Cape Town Series: One of the highlights of my visit to the Cape Winelands was a visit to one of the most incredibly picturesque and renowned estates of this remarkable wine country. The great Plaisir de Merle vineyards, that wrap majestically around the dramatic Simonsberg Mountain, can trace its origins to the late 17th century.
A brass plaque in the cellar of the pristine estate explains that on 1 December 1693 in the Castle of Good Hope, Governor Simon van der Stel signed a grant for Charles Marais to establish the French Huguenot farm of Le Plessis Marly. Despite the first estate owner being killed just a year after arriving, the family continued to work the land until 1964. Today it is known as Plaisir de Merle. Some 400 ha of the 1000 ha estate (which has a mix of granite soils) now has vines with around 80 ha being allocated for the production of Plaisir de Merle wines. The vines were originally planted for the Nederburg range so Plaisir de Merle is essentially a smaller vineyard within a bigger wine estate.
The cellar, built in 1992, is a relatively recent addition to the estate that runs under the expert hands of Niel Bester since 1993. He adopts a ‘light’ touch in relation to bringing out the natural flavour of the grapes. In terms of his mastery of blending, Niel says: “Wine selection is critical. Blending is an opportunity to be creative and produce something better with the wines from the estate. It is exciting!”
Niel explained how the wine-making process starts just a short walk from the beautiful tasting site in the welcome shade of some trees close to the most grand old barn that traces its history back to the 1800s. As the tasting commences (with a table heaving with fabulous local cheese and cured meat), Niel explains that during harvest time the grapes are offloaded at the entrance to the wine-making facilities after being picked by hand. They go into a mechanical sorting table to remove under-developed or over-ripe grapes. Next berries are removed from stems (which are used for fertiliser). Berries are crushed into a mash and they are pumped into the cellar through a cooling unit. Up to 70 tons of harvested grapes can be processed per day. You can read about the rest of the process in my post on The Art of Winemaking at Plaisir de Merle. The results from the vineyard’s dedicated team is a dazzling choice of ten wines and Niel’s favourite: the Grand Brut sparkling. Here’s a little of what he had to say about some of his most elegant creations:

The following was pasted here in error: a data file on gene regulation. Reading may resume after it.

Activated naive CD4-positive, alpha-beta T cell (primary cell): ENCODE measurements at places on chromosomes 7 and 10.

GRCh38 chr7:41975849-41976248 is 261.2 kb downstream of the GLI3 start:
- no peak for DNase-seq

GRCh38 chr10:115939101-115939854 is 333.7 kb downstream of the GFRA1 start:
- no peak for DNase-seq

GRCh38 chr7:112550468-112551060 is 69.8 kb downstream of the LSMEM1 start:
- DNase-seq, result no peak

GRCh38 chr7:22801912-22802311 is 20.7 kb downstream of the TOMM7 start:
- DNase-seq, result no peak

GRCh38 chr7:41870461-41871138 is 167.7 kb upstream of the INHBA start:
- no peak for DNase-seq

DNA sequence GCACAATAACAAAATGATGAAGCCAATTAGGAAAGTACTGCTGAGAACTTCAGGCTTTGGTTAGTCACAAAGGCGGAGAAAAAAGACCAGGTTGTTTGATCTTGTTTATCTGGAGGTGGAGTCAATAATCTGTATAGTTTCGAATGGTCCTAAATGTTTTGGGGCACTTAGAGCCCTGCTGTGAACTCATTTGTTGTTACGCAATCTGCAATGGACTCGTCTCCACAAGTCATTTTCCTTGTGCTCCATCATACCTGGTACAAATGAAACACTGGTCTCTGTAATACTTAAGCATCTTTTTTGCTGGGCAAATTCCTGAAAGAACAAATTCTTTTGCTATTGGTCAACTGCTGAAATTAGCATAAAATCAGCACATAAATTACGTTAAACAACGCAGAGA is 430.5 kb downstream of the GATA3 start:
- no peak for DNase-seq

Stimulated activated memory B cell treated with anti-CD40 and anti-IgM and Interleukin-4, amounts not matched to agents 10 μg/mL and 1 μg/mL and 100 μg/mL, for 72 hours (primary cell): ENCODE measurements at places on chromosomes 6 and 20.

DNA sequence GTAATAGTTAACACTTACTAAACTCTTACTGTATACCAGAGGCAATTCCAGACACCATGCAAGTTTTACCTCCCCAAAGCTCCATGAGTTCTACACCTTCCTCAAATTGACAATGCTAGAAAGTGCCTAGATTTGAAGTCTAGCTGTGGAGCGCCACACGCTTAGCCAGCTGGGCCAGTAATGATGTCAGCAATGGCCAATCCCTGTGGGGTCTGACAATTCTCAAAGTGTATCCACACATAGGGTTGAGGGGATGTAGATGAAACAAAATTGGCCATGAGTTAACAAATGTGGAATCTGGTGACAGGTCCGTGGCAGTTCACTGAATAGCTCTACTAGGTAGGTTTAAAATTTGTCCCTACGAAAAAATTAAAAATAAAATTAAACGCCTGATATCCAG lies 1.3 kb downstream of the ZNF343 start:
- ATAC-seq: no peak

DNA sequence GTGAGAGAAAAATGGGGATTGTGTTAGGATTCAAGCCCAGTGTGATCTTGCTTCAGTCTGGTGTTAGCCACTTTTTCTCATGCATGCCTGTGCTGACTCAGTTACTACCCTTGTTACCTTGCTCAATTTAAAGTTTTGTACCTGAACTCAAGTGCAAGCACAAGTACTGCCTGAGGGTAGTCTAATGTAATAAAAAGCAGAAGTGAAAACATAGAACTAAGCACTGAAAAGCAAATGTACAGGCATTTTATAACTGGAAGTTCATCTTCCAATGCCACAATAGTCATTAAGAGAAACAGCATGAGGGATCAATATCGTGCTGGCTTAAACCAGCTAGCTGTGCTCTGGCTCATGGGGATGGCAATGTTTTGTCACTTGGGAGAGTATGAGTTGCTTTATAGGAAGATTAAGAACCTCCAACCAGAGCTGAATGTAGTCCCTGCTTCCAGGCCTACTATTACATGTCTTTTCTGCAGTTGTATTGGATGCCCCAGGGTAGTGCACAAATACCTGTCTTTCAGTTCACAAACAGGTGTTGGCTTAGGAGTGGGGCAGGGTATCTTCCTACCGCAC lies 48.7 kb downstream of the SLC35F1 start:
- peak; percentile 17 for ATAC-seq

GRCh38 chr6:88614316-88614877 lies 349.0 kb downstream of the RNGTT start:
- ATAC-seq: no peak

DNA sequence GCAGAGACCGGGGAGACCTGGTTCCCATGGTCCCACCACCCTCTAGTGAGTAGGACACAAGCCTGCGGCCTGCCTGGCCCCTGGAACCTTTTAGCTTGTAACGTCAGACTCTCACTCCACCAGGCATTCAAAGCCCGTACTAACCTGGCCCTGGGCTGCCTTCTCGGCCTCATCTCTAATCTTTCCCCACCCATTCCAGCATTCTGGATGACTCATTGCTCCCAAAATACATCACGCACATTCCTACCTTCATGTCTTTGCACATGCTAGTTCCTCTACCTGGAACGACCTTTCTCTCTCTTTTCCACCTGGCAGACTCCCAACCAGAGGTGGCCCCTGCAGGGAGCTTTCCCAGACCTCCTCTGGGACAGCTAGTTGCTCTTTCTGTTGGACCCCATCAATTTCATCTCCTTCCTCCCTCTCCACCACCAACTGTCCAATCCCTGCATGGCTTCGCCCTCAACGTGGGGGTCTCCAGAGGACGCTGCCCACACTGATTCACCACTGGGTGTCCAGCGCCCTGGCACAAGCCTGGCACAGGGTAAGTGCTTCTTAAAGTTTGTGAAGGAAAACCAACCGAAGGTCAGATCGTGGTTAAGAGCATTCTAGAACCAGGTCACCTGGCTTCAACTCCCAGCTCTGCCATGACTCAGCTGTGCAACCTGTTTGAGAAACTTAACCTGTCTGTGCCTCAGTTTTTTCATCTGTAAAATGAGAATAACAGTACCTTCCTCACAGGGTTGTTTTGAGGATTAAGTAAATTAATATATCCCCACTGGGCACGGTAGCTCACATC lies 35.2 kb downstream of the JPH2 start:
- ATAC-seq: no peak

Plaisir de Merle Chardonnay
“We try to achieve a balance between an oaky Chardonnay and the freshness of our version. It has a slight aroma of dried fruit and vanilla. The wine can be made in many combinations. This version has a subtle oak flavour.”
Petit Plaisir Shiraz Cabernet Franc Cabernet Sauvignon
“The attractiveness of this wine comes from its full-bodied character, nice tannin and oak ageing. We have been making this since 2010. It is a really well-crafted wine offering fantastic value.”
Plaisir de Merle Merlot
“We are always running out of stock of this fresh, floral wine! It is an easy-drinking offering made with great quality grapes.”
Plaisir de Merle Cabernet Sauvignon
“It has the aroma of dark fruits. The fruity sweetness flavour of this well-structured wine is accompanied by a velvet smoothness.”
Plaisir de Merle Grand Brut
“This originated as a blend to represent our finest grapes. It changes annually to reflect the best wines produced in the cellar for a particular year. Up to six grape varietals are used to make a limited batch of some 15 barrels. My philosophy is not to create a powerful wine but one that is elegant and can be enjoyed several years after it is made.”
You can read more about these wines at www.plaisirdemerle.co.za